The phase II trial of CDA, involving adults and children with P. falciparum malaria, was designed to determine the optimum dose of artesunate in combination with LapdapTM (chlorproguanil/dapsone). Treatment with CDA, at three doses of artesunate (1, 2 and 4mg/kg) in adults and at two doses (2 and 4mg/kg) in children, led to faster time to reduce parasite levels in the blood by 90 percent when compared to treatment with Lapdap alone.1 Reductions in parasite viability and potential parasite reproductive ability in patients were also greater in those treated with CDA than Lapdap alone. All treatment doses of CDA were generally well tolerated, and the nature and incidence of adverse events were similar across treatment groups.1
"These results suggest that CDA could become a major weapon in the fight against drug-resistant malaria. Moving into phase III trials marks a key step in the development of this promising antimalarial," commented Dr. Chris Hentschel, CEO of MMV.
Phase III trials for CDA are planned across sub-Saharan Africa and will further study the safety and efficacy of treating P. falciparum malaria with CDA. One study will compare CDA against the only fixed-dose ACT currently available for the treatment of P. falciparum, artemether/lumefantrine, over a three-day treatment period; and a second study will compare CDA to Lapdap alone. If the development of CDA is successful, it is expected to be available in 2008 as a convenient, once-daily dose. CDA will be made available to the public sector of malaria-endemic countries at preferential prices in order to maximise its availability to those in need.
CDA is being developed in collaboration with GlaxoSmithKline (GSK), the World Health Organization's Special Programme for Research and Training in Tropical Diseases (WHO/TDR), Medicines for Malaria Venture (MMV), the University of Liverpool, Liverpool School of Tropical Medicine and the London School of Hygiene & Tropical Medicine.
Dr. Robert Ridley, Director of WHO/TDR, stated, "The collaboration between WHO/TDR, MMV, GSK and our academic partners has enabled us to combine resources and expertise to speed the development of CDA."
"GSK is committed to research and development into treatments for diseases of the developing world," said Dr. Lynn Marks, Senior Vice President, Infectious Diseases Medicine Development Centre for GSK. "Public-private partnerships, such as this one for CDA, are vital in ensuring that urgently needed medicines are made available as quickly and safely as possible."
Notes to Editors:
Incidence of Malaria
The World Health Organization estimates that there are 300 million malaria cases annually, directly causing one million deaths and directly contributing to a further 1.7 million deaths.2 Malaria kills one child every 30 seconds and is the leading cause of death in young children in Africa.2 Hundreds of millions of African children and adults are chronically infected with malaria. Between 30 and 50 percent of inpatient admissions and half of all outpatient visits are attributed to malaria each year.3 Beyond the human toll, malaria has significant economic impacts in the endemic countries - costing Africa US$12 billion in lost GDP every year and consuming 40 percent of all public health spending.3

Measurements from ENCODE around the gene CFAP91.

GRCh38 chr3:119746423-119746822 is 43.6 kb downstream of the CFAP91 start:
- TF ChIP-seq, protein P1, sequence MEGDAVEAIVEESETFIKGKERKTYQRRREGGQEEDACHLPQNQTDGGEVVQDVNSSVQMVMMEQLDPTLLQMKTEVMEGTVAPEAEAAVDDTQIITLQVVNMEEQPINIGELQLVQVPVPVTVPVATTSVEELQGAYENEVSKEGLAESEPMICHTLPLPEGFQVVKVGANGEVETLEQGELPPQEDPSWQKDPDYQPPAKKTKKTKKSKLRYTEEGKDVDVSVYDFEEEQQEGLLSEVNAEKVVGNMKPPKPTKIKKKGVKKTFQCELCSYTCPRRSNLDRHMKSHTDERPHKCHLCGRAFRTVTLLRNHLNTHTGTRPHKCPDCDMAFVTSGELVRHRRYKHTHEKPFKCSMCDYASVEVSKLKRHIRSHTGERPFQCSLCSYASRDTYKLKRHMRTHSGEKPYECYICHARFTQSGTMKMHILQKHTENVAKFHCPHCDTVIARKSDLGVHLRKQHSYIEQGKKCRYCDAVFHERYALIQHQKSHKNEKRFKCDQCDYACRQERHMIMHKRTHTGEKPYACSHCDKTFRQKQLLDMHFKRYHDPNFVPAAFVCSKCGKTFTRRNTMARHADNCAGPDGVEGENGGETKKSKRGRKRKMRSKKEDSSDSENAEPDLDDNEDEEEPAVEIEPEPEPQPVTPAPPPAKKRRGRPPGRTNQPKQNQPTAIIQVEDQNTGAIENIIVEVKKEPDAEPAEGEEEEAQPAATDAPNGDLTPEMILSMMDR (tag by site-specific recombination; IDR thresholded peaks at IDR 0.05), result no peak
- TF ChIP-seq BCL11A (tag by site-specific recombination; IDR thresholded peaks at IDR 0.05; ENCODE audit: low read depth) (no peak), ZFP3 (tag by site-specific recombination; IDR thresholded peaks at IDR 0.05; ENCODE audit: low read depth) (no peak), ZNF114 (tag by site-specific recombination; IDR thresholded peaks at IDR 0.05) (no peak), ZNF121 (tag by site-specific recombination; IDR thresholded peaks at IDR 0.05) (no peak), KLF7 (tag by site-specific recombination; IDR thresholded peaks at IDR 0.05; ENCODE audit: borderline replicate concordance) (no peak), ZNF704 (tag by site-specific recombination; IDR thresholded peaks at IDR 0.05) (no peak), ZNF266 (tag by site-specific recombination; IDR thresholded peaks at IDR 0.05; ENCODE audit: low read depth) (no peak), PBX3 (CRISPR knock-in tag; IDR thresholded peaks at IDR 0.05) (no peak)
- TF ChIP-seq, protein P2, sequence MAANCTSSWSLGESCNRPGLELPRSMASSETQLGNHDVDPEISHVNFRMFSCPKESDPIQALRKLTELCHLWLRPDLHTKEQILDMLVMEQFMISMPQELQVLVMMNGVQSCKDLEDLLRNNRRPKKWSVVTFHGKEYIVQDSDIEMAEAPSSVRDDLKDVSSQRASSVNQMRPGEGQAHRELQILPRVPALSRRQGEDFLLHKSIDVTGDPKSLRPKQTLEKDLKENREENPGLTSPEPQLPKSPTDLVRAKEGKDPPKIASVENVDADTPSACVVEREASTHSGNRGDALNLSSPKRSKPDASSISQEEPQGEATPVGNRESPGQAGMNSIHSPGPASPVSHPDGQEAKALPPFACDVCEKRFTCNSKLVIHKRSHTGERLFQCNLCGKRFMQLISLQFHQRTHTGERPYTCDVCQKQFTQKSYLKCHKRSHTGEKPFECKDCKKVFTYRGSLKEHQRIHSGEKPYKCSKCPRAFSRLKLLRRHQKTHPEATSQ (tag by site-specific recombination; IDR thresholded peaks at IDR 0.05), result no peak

GlaxoSmithKline - one of the world's leading research-based pharmaceutical and healthcare companies - is committed to improving the quality of human life by enabling people to do more, feel better and live longer. For company information, visit GlaxoSmithKline on the World Wide Web at www.gsk.com.
Medicines for Malaria Venture (MMV) is a non-profit organisation dedicated to reducing the burden of malaria in disease-endemic countries by discovering, developing and delivering new affordable antimalarials through effective public-private partnership. After five years of operation, MMV is managing the largest-ever portfolio of malaria drug research with more than 20 projects in different stages of drug research and development. MMV's goal is to register at least one new antimalarial before 2010 and maintain a sustainable pipeline of antimalarials to meet the needs of the 2.4 billion people at risk of this deadly disease. For further information please consult www.mmv.org.
The Special Programme for Research and Training in Tropical Diseases (TDR) is a global program of scientific collaboration established in 1975, sponsored by the World Health Organization, World Bank, United Nations Development Programme and United Nations Children's Fund, and based in Geneva, Switzerland. Its focus is research into neglected diseases of the poor, with the goal of improving existing approaches and developing new ways to prevent, diagnose, treat and control these diseases. For more information, visit them online at www.who.int/tdr.
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1. Wootton D, Opara H, Dube-Mbeye Q et al. A dose-ranging, phase II trial of chlorproguanil-dapsone with 3 doses of artesunate for the treatment of acute uncomplicated Plasmodium falciparum malaria. Poster presented at the 4th MIM Pan-African Malaria Conference; 14-18th November 2005; Cameroon.
2. World Health Organisation Roll Back Malaria. What is Malaria? Infosheet 1. www.who.int. (Accessed Apr 2005)
3. World Health Organisation Roll Back Malaria. Malaria in Africa Infosheet 3. www.who.int. (Accessed Apr 2005)